Past Activities

  • Publisher Name Server

Publisher Name Server


This activity is now closed. The information on this page is provided for historical purposes only.

Research project idea

OCLC Research will prototype a service which:

  • Resolves ISBN prefixes to publisher name
  • Resolves variant publisher names to a preferred form
  • Captures and makes available for use various attributes of individual publishers (specifics TBD, but the following are anticipated:
    • Location of publisher
    • Language(s) of materials published
    • Genre(s)/format(s) of materials published
    • Dominant subject domain(s) of the publisher's output
    • Parent company and subsidiaries)

The Publisher Name Server prototype maps variant publisher names to a preferred form and resolves ISBN prefixes to publisher name. It also compiles all known information regarding relationships among publishers: acquisitions, imprints, subsidiaries, mergers, joint ventures, etc.

Background

To facilitate collection intelligence investigations and services, both internally and externally.

Impact

This project will benefit acquisitions, collection analysis, and data mining projects.

Research goals

The primary deliverable of the project is a service, which will support advanced collection intelligence by: 1. facilitating the reliable clustering of collected objects based on their issuing entity (as can be determined via metadata about the objects), and 2. gaining intelligence about the nature of individual publishers which can in turn be used alone or in tandem with other data sources (e.g., usage logs, holdings) to reveal critical collection intelligence, acquisition patterns and user behavior.

The primary high level requirements are for the service to achieve acceptable reliability in resolving:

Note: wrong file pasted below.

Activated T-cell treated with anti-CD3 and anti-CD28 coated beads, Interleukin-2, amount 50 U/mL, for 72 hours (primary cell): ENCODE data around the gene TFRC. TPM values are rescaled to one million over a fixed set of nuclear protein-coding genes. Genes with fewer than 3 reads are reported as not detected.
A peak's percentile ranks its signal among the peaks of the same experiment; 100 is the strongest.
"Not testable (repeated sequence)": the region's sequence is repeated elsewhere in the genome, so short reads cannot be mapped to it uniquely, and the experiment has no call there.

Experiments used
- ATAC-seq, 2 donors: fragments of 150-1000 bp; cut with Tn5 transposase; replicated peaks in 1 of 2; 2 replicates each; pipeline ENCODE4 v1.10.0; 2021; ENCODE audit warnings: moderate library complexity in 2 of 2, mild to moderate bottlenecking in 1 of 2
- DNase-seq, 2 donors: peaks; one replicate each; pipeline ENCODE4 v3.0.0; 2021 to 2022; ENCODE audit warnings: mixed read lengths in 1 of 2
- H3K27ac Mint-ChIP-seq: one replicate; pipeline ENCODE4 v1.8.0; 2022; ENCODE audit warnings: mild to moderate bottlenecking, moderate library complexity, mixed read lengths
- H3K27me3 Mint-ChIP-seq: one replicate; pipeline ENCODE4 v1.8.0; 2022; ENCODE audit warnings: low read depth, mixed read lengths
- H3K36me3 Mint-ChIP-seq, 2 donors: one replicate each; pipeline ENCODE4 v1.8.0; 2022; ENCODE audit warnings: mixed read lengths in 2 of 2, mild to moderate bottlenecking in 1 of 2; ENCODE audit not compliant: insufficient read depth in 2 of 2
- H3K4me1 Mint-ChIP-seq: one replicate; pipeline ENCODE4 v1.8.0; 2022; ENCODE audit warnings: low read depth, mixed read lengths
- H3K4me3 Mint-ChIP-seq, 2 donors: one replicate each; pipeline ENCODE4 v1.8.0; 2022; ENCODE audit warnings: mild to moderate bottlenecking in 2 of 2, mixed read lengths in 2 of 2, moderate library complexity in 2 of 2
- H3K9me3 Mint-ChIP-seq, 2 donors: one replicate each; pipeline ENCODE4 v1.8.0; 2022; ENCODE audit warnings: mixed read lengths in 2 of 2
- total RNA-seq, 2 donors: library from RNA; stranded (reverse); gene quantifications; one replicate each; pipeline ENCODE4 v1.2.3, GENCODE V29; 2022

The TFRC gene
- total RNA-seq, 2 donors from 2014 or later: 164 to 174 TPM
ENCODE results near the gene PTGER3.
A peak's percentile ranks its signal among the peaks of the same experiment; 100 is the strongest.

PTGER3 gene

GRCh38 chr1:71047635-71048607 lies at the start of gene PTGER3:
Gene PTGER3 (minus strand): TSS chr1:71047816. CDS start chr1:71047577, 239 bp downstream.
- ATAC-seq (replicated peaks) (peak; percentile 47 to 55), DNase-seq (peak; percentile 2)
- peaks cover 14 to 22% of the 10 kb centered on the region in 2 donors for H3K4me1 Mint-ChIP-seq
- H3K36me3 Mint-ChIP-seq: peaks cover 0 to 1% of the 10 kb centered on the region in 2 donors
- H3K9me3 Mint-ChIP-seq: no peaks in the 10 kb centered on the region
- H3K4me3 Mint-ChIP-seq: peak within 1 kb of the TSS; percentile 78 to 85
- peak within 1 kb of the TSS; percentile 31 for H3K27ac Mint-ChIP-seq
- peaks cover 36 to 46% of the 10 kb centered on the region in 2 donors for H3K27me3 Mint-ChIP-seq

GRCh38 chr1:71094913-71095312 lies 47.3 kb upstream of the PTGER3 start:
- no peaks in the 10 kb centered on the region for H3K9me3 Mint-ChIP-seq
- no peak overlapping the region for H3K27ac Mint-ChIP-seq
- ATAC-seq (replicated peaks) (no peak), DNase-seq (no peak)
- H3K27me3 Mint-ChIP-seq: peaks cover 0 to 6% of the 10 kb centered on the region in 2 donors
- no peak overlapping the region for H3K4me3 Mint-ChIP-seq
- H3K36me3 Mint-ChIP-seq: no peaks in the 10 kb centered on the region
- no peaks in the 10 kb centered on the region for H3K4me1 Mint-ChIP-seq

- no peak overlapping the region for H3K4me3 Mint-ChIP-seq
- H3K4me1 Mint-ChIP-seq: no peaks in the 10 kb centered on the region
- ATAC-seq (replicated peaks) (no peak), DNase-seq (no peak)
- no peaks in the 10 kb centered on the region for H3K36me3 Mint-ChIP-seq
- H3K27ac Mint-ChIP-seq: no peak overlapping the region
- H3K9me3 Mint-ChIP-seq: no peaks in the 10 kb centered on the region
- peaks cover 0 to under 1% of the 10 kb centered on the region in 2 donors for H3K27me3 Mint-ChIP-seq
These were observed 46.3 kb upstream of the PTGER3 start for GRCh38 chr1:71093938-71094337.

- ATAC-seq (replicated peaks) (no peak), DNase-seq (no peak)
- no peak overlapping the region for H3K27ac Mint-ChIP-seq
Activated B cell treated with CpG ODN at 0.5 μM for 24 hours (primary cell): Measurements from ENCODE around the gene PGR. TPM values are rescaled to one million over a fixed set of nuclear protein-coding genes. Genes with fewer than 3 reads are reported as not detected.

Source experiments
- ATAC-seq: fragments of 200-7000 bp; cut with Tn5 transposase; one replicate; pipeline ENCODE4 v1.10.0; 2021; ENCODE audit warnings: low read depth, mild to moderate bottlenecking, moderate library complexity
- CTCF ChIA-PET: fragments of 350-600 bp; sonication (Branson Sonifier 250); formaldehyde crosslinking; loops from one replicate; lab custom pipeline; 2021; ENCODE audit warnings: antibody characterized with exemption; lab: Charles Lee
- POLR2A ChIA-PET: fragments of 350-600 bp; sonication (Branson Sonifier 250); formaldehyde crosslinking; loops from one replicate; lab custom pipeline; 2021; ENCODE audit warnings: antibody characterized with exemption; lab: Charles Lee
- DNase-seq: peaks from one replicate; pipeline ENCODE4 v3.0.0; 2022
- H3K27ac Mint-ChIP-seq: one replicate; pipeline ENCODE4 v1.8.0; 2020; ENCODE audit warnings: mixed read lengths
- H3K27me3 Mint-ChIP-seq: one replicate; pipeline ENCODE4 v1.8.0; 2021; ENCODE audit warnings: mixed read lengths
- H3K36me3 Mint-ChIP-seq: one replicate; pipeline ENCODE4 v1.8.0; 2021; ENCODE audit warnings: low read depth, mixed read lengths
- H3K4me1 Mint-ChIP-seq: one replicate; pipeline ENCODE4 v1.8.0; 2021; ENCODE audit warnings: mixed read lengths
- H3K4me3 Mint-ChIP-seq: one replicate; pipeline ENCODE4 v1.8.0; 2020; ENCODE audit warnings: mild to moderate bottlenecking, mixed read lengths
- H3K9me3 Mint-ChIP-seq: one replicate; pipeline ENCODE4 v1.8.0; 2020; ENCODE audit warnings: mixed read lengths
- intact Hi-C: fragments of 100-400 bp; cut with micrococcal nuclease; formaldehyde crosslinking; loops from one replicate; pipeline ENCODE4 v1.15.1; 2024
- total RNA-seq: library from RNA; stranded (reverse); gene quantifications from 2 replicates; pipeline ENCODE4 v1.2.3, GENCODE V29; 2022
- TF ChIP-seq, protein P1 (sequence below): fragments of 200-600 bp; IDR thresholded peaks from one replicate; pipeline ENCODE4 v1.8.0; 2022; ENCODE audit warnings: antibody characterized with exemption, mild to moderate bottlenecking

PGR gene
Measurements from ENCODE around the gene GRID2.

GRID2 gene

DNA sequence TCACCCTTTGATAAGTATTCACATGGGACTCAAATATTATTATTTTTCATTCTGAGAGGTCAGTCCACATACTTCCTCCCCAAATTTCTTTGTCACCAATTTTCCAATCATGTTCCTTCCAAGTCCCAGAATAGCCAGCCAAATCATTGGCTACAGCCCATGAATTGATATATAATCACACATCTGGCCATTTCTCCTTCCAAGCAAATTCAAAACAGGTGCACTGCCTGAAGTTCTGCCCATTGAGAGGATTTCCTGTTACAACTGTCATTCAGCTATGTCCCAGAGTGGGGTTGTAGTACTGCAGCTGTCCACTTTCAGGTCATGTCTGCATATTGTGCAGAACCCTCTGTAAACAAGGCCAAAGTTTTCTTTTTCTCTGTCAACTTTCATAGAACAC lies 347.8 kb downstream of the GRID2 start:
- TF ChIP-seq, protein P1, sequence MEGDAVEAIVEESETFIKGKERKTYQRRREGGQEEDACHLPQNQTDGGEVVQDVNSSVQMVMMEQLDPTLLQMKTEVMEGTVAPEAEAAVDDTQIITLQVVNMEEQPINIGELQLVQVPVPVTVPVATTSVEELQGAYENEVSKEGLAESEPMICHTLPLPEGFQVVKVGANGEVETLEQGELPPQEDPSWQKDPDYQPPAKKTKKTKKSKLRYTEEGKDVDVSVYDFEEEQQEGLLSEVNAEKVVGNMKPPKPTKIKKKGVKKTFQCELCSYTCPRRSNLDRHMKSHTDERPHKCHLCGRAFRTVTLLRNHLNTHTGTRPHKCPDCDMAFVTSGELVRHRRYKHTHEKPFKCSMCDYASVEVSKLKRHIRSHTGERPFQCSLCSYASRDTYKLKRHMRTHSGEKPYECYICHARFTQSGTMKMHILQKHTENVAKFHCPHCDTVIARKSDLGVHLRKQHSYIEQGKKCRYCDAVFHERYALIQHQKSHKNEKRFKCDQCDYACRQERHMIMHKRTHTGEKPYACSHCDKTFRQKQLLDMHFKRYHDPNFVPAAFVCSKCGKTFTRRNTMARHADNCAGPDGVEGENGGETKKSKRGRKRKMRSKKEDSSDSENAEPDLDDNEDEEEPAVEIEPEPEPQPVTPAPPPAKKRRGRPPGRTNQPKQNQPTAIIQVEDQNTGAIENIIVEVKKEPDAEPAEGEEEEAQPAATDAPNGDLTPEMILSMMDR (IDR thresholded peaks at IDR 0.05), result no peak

• ISBN prefixes to publisher name
  • Variant publisher names to a preferred form.
    • Primary emphasis: addressing names in Latin script
    • As time and resources allow: addressing names in other scripts

Although the impetus to undertake the project is chiefly to facilitate collection intelligence investigations and services, it is anticipated that the prototype service may have value to a wide range of parties inside OCLC including units engaged in activities such as:

  • Content acquisition/licensing: the service may be useful for revealing publishers with desirable output/consumption patterns.
  • Metadata processing: "publisher" can be a valuable match point for duplicate record resolution and other activities.

This project likely will have potential synergies with OCLC Research's FRBR-related activities such as xISBN, and that the project may itself prove instrumental as a tool in other current or future OCLC Research activities.

Success will be measured in two ways:

  • Mechanical: The delivery of a working prototype service
  • Data reliability: The various associations made in the database must be complete and reliable in accordance with specified standards

The project will be considered complete when:

  1. The prototype service has been built and delivered
  2. The data delivered are complete and reliable in accordance with specified standards
  3. Alternatively, if the proposed service cannot be built satisfactorily within the time allowed and with the resources available, the project shall be considered concluded when a formal determination has been made of same, and the project is discontinued.

Research methodology

The project will adopt two primary research modes:

  1. Consultation: Experts within OCLC will be consulted as specifications are written to assure the best possible results are achieved. Additionally, in anticipation that the service might prove useful beyond the bounds of the research project, input will be sought about non-research requirements and the relative value of various data that might be included in the database.